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Exploring How New Registered Nurses Construct Professional Identity in Hospital Settings

Exploring How New Registered Nurses Construct Professional Identity in Hospital Settings

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Published by: malyn1218 on Apr 13, 2009
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Discovering the Experiences of New Registered Nurses inestablishing their Professional Identity in Hospital SettingsI. Introduction
The nation faces increase graduates of nursing. Many of whichhas the ambition to work abroad and serve our own country for quitesometime. Most of them also did local working as training groundthen after 1 or 2 years will opted to try their opportunities in differentpart of the world. Before having their training, there’s alwaysmemorable start, from the time they entered a certain facility to applyfor the position then to stage of working with colleagues. Manyattitudes had been observed such as trembling, frightened, high levelof anxiety and many others. The question is how an individual at onetime is the same individual at another time in a hospital setting. In theevent of the increase number of graduates there’s also a potentiallydangerous nursing shortage. According to Groom (2003), registerednurse’s average age is 47 years. This, coupled with the number of nurses leaving the profession because they are dissatisfied, iscreating a crisis. Although staff shortages have occurred in healthcare throughout history, experts believe the developing nursingshortage is uniquely serious due to a supply shortage and a demandincrease. Issues involved include steep population growth in severalstates, a diminished pipeline of new nursing students, an aging workforce, a Baby Boomer bubble that require intense health careservices just as the majority of nurses retire, and broadening healthcare job opportunities. (Sigma Theta Tau International, 2001)
Current nursing research supports a disparity between theidealism and professionalism of the educational process andprofessionalism and the actualization of the practice environment,which leads to nurses leaving the profession. Saarman, Freitas,Rapps, and Riegel (2008) concluded that the further research isneeded to determine whether nursing eduacational programs havesignificant influence on professional socialization when comparedwith the workplace. Additional knowledge could help in understandingthis gap and contribute increased retention in nursing. Saarman et.al.concluded that quantitative research would be useful to examineprofessional nurse characteristics. Such an approach would allowdata to define the entity rather than to test a preconceived definition.The development of professional of professional identity is animportatnt process in nursing profession (Secrest, Norwood &Keatley, 2003). Historically nurses have found difficulty in definingnursing and distinguishing it from other health care disciplines.According to Secrest et. al., no literature has been found describingwhat being a nurse means to an individual.According from Patricia Benner, Novice to Expert’s theory, inthe acquisition and development of a skill, a student passes throughfive levels of proficiency: novice, advanced beginner, competent,proficient, and expert. These different levels reflect changes in threegeneral aspects of skilled performance: (1) One is a movement fromreliance on abstract principles to the use of past concrete experienceas paradigms. (2) The second is a change in the learner's perceptionof the demand situation, in which the situation is seen less and lessas a compilation of equally relevant bits, and more and more as a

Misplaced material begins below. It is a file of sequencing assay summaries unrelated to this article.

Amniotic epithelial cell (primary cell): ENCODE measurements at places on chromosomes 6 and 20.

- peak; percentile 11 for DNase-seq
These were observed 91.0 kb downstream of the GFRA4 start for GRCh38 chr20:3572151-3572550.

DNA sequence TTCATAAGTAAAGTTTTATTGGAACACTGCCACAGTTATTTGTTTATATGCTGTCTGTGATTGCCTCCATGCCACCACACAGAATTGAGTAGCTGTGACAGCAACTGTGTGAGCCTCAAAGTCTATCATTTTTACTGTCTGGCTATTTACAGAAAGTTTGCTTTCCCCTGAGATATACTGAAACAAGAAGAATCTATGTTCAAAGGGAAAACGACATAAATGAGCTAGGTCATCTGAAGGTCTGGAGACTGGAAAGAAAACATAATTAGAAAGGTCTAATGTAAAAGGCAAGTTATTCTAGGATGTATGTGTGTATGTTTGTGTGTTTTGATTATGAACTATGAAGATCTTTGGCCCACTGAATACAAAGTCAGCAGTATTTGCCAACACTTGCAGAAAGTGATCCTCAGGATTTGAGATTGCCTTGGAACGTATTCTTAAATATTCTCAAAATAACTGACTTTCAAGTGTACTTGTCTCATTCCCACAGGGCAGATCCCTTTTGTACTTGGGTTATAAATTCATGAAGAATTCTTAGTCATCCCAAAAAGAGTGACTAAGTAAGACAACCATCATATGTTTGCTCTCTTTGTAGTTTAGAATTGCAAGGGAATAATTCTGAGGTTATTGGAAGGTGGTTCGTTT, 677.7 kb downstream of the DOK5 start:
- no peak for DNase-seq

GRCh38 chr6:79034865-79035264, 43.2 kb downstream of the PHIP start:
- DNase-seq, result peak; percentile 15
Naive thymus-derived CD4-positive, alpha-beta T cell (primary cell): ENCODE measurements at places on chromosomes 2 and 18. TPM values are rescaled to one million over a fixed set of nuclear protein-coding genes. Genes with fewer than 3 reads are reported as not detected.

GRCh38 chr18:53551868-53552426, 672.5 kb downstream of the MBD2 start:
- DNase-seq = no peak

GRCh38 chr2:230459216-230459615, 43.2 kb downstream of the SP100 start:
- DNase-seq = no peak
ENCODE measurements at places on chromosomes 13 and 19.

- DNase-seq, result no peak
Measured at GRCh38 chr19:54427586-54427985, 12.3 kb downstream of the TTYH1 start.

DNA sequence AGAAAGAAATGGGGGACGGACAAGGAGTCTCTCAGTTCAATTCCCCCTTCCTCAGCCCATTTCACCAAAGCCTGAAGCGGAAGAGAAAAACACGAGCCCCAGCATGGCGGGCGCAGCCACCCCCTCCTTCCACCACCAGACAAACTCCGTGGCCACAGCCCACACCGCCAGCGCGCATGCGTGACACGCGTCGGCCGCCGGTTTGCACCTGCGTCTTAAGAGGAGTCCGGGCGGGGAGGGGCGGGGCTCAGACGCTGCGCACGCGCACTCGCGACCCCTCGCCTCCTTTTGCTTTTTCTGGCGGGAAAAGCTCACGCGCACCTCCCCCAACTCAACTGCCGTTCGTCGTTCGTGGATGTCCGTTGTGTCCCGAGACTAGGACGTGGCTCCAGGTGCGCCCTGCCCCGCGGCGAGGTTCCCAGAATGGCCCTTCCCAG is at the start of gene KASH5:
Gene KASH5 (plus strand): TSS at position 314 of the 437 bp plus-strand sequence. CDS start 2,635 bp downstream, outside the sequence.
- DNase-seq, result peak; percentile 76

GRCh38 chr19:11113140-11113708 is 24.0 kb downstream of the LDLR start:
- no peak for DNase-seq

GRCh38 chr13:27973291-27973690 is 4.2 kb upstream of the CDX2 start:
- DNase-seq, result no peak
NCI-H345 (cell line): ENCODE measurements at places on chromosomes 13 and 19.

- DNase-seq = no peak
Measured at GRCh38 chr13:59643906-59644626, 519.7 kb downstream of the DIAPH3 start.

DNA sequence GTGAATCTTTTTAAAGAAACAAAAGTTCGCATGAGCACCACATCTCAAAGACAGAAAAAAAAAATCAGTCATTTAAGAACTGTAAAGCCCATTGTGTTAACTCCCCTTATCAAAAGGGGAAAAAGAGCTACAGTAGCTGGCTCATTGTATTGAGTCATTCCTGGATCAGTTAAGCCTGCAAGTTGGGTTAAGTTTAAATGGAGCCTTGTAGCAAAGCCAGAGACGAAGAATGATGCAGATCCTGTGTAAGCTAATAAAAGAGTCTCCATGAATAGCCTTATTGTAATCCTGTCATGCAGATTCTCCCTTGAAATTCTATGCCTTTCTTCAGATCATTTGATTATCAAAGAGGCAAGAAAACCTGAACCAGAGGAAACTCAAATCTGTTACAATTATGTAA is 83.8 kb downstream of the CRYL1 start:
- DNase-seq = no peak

complete whole in which only certain parts are relevant. (3) The thirdis a passage from detached observation to involved performer. Theperformer no longer stands outside the situation but is now engagedin the situation.Nursing is a kind of occupation delivering services toindividuals, families, and societies of all conditions. High level jobsatisfaction is important for nurses in order to their services deliveryquality be high as well. In the literature, it is declared that in caseindividuals have high work satisfaction, behaviors such as beingactive at work, pursuing new goals and establishing goodrelationships are observed. On the other hand, in case of beingunsatisfied , problems may arise such as slowing down the workpace, being late for work or not attending at work, resigning of work,starting to complain, being critical (Asti and Pektekin, 1194; Kacel et.al., 2005; Rambuer et. al.,2005; Fako-Thabo, 2000)
II. Analysis and Discussion of Concept in Relation to Nursing
Several critical points emerged from the data in joining theprofession of nursing. Various passage points were experienced bynew nurses as they negotiated joining the nursing profession. Withinall of these passages, relationships were identified as paramount to asuccessful transition. Themes of responsibility, continued learning,and perfection were pervasive during all passages and were noted bynewly graduate nurses as being integral components of professionalidentity.In this study, I have been through this experience like most of our newly nurse did. Finding a niche, a place where individuals’

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